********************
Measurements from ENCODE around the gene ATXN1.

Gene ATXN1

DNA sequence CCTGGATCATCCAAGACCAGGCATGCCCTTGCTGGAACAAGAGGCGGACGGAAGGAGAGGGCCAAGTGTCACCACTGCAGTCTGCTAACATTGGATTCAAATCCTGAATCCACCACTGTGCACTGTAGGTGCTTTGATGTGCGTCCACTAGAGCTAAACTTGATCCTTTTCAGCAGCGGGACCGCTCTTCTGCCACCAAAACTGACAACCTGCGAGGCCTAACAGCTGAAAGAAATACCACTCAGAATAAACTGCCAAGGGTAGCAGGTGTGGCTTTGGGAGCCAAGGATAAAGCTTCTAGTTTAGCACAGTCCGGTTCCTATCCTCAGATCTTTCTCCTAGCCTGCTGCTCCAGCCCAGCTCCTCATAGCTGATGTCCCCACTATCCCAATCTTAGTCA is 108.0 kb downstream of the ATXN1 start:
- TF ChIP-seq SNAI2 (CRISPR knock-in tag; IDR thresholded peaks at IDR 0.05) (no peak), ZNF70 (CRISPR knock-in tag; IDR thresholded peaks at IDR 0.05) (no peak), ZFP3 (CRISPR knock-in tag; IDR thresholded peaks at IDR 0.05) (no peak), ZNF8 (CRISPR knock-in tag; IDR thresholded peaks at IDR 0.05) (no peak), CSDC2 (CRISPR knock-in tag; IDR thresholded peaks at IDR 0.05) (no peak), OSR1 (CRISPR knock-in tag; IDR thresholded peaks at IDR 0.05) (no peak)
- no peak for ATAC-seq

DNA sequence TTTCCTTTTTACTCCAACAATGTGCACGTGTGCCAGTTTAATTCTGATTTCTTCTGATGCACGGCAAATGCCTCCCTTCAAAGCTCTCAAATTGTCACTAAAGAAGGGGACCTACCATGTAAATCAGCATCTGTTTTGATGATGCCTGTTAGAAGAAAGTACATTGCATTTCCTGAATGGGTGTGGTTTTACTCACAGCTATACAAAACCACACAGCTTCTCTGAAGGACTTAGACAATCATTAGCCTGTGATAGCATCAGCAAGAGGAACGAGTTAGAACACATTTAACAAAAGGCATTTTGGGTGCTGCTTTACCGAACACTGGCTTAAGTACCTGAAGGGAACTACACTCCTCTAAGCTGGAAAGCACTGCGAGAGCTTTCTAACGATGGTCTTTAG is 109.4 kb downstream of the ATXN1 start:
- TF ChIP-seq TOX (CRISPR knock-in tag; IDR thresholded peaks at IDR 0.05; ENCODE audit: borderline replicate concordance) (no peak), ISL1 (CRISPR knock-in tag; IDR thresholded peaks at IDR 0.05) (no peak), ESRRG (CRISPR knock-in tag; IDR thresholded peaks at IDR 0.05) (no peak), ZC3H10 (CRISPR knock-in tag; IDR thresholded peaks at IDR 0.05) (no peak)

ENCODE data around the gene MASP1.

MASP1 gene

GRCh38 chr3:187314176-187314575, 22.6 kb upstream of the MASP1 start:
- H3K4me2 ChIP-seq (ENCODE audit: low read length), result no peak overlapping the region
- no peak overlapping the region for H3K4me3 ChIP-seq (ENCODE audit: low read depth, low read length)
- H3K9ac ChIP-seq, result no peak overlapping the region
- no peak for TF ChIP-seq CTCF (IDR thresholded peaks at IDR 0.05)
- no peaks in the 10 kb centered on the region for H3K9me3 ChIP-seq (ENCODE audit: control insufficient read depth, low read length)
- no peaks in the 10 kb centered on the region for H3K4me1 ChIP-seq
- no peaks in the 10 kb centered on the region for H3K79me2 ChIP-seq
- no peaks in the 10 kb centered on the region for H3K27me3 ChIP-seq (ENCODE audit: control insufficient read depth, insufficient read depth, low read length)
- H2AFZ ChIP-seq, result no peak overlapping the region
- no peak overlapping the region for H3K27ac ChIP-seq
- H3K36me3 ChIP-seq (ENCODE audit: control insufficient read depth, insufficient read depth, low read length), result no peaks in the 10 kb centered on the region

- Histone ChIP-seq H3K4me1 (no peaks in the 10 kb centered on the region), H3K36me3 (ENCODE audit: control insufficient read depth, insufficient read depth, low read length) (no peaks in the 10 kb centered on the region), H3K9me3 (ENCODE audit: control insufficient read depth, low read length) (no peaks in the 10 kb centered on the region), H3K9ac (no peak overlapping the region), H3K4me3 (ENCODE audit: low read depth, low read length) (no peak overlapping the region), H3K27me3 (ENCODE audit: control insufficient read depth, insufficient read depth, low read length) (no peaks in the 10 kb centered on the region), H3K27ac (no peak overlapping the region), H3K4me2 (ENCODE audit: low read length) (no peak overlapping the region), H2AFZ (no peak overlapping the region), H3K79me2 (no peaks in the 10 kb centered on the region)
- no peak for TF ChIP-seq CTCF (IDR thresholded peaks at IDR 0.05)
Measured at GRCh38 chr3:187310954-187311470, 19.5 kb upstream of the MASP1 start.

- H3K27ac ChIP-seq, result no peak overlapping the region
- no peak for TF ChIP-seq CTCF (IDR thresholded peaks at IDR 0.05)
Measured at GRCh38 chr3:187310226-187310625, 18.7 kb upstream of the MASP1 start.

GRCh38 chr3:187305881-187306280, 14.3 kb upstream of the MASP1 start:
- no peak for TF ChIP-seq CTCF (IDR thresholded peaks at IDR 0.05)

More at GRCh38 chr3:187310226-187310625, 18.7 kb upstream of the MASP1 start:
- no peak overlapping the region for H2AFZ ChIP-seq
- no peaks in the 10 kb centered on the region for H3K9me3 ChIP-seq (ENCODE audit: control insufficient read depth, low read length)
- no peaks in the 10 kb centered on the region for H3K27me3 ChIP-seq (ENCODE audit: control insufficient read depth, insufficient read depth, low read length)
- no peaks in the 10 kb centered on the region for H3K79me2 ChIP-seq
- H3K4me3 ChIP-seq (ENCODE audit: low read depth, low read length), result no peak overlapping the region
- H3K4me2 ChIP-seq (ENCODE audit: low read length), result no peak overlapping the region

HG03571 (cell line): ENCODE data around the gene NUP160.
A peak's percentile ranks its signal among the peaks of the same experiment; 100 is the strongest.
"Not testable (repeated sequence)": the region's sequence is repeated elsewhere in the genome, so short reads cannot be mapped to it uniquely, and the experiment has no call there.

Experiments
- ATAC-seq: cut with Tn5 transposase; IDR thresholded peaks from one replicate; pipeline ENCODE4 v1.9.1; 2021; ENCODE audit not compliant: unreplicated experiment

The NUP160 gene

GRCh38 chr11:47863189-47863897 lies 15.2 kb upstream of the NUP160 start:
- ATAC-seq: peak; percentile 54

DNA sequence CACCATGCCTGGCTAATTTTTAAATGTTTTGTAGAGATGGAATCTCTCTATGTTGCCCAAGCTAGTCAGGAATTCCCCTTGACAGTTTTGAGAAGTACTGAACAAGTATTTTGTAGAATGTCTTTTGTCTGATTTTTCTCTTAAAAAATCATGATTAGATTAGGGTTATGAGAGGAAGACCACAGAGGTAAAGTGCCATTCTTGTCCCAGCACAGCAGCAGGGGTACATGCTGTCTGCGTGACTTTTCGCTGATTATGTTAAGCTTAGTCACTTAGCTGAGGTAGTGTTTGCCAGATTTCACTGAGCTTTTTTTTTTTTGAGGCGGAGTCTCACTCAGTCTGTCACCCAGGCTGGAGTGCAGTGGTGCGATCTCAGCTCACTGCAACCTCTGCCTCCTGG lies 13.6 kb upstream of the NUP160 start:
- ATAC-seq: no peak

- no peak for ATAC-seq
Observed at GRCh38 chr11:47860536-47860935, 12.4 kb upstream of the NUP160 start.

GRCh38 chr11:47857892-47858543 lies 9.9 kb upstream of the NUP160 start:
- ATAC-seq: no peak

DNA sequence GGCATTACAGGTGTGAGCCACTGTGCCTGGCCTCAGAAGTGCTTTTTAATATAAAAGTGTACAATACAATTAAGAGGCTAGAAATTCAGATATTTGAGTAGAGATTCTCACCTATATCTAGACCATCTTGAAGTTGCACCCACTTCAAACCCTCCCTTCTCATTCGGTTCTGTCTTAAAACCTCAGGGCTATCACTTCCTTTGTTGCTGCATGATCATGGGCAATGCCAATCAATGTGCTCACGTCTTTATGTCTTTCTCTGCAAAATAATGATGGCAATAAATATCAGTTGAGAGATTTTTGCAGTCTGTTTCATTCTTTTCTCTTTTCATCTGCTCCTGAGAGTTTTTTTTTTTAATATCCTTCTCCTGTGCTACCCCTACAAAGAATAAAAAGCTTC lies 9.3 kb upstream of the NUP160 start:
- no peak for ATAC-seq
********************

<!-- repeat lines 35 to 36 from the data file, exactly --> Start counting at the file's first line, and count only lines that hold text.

- H3K4me3 ChIP-seq (ENCODE audit: low read depth, low read length), result no peak overlapping the region
- H3K4me2 ChIP-seq (ENCODE audit: low read length), result no peak overlapping the region